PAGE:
Primary Supervisor: Professor Sarah Aldred, School of Sport, Exercise and Rehabilitation Sciences
Secondary supervisor: Dr Eric Hill, Aston University
Tertiary Supervisor: Dr Richard Elsworthy, UoB, ECR
PhD project title: Stem cell models to study human neurodevelopment and brain health
University of Registration: University of Birmingham
The brain is so difficult to get at! It is incredibly challenging to study neurodevelopment and the factors that affect cell function in the brain. This project will use the latest advances in stem cell biology and new methodologies that have the unique ability to manipulate the human central nervous system (CNS). These methods allow the exploration of neurodevelopmental modelling with greater relevance to human tissue than previously possible.
‘a disintegrin and metalloproteinase’ (ADAM10) is an enzyme involved in many cell regulatory processes, but its primary function is thought to be in neurodevelopment. Cell to cell adhesion and synaptic pruning are critical for the establishment of early cortical development and are key roles associated with ADAM10 function. However, ADAM10 relies on being in close proximity to its targets and so, proper localisation, activity and maturation of the enzyme are fundamental to its action.
We have developed a model brain cell system using induced Pluripotent Stem Cell (iPSC) derived cortical neurons, astrocytes and microglia. We have established the presence and function of ADAM10 in our model system. We now need to understand much more about ADAM10 and the role it plays in normal neurodevelopment and the development of a healthy brain. For example, we don’t yet know how ADAM10 colocalises with its target proteins in order to cleave them. Nor do we understand how ADAM10 might enable neural circuitry, to for example, facilitate the development of mature synapses.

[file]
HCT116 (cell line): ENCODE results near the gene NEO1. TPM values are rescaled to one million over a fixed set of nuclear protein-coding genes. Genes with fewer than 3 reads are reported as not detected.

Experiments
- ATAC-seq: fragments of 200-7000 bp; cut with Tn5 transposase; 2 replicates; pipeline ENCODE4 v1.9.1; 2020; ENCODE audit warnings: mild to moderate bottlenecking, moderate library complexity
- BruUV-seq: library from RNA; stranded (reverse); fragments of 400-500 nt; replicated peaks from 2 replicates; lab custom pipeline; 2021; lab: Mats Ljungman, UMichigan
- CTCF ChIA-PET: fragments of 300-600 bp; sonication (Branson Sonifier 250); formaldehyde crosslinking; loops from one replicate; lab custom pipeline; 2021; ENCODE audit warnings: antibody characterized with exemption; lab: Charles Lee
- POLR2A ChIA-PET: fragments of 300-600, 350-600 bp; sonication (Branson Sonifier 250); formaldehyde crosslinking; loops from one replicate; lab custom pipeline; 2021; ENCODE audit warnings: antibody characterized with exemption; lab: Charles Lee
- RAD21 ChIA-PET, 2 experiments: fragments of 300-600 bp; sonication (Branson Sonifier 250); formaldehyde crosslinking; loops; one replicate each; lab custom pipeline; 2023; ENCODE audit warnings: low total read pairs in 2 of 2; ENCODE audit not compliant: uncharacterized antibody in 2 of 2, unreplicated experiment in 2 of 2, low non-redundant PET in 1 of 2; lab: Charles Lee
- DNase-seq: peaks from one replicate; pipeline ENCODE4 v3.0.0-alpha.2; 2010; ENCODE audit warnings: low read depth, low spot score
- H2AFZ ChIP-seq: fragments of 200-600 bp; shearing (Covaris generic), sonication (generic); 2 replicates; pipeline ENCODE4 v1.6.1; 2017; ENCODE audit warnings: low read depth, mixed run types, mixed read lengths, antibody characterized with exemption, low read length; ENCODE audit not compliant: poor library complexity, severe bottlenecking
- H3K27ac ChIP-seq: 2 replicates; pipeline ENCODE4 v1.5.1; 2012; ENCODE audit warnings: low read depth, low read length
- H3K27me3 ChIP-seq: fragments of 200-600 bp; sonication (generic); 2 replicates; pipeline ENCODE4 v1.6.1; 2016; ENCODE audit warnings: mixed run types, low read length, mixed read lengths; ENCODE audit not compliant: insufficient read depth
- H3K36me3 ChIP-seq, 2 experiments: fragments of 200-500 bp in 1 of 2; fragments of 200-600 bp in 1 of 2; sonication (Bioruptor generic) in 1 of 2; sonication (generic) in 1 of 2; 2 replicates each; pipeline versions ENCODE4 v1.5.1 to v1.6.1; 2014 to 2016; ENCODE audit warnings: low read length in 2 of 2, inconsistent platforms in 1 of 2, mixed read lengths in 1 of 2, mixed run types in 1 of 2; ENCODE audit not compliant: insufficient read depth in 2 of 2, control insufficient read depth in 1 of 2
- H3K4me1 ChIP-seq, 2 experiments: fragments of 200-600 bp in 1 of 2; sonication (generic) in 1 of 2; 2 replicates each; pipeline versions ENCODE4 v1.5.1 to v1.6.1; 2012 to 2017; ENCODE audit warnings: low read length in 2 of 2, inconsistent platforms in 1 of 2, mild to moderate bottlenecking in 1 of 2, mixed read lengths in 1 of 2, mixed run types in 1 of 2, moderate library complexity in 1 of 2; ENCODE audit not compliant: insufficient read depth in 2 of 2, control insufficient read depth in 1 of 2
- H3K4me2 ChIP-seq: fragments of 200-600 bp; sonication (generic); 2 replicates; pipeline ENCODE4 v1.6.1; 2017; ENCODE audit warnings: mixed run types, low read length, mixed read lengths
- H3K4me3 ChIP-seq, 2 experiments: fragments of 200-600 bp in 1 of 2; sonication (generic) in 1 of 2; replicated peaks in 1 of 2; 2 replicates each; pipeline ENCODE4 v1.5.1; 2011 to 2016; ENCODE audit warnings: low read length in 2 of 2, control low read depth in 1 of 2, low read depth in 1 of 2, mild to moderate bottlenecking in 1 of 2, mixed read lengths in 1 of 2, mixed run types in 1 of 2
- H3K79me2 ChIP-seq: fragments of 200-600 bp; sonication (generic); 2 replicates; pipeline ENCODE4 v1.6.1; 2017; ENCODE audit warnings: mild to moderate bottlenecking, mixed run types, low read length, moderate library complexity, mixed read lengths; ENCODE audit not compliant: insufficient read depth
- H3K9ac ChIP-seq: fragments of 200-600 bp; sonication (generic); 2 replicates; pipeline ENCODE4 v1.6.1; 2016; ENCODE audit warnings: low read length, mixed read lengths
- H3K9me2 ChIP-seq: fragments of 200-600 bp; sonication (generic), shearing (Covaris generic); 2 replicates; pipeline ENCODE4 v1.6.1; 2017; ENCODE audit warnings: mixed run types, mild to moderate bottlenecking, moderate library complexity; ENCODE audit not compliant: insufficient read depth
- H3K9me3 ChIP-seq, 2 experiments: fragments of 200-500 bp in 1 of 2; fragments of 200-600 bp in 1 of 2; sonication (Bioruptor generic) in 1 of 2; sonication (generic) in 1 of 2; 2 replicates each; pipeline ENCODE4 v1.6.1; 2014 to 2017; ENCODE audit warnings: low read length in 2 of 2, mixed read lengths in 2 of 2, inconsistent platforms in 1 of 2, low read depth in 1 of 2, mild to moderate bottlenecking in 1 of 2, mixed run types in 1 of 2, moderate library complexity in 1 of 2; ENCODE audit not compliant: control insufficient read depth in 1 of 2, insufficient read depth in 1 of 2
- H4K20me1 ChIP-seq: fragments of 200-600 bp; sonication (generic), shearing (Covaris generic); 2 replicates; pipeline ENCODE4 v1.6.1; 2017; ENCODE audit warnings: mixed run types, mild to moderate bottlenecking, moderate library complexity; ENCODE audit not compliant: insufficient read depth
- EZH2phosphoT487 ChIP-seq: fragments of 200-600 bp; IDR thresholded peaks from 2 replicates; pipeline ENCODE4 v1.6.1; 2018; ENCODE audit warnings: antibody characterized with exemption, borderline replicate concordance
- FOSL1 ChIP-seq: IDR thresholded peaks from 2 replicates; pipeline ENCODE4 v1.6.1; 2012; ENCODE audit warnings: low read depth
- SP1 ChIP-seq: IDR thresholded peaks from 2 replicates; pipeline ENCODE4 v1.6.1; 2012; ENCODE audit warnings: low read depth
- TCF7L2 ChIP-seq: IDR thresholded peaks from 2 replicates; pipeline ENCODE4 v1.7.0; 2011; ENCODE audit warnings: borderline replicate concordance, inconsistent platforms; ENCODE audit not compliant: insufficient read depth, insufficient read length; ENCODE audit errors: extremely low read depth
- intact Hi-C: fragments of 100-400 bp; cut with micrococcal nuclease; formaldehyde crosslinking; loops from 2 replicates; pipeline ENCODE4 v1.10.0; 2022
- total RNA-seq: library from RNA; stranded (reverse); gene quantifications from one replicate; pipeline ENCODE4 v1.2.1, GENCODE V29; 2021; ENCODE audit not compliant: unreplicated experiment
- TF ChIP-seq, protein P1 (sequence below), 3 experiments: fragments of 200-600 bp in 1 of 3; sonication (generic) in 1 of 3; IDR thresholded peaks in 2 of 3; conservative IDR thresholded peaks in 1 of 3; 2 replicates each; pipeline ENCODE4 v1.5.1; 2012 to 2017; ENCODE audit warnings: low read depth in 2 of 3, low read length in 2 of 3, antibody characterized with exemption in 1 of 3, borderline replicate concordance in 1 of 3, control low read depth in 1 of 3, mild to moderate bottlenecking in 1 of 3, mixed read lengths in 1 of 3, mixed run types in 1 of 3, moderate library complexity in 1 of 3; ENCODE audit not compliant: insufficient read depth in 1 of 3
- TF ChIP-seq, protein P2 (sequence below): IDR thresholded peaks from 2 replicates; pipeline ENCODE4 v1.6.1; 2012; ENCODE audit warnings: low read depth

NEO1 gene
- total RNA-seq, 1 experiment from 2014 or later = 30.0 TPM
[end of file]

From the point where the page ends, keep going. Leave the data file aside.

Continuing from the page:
If we are able to understand more about ADAM10 protein processing to better characterise protein interactions within the cell, we will learn more about the factors that can drive neurodevelopment and ultimately brain health.
In this project you will use human iPSC-derived neuron and astrocyte mono and co-culture systems to characterise the ADAM10 processing pathways. You will investigate potential factors that might influence activity of the enzyme as well as investigate the effect of gene knockout/ knockdown. You will investigate the conditions that affect ADAM10 associated pathways to understand how neurodevelopment and ultimately brain health is affected in humans.
BBSRC Strategic Research Priority: Understanding the Rules of Life: Neuroscience and behaviour & Stem Cells
Techniques that will be undertaken during the project:
- Induced Pluripotent Stem Cell derivatisation and Culture
- Directed differentiation of stem cells into cortical cell types
- Flow cytometric analysis
- Western Blotting and Immunoassays
- Fluorescent (Fluo4-AM) calcium and Immunocytochemistry imaging
Contact: Professor Sarah Aldred, University of Birmingham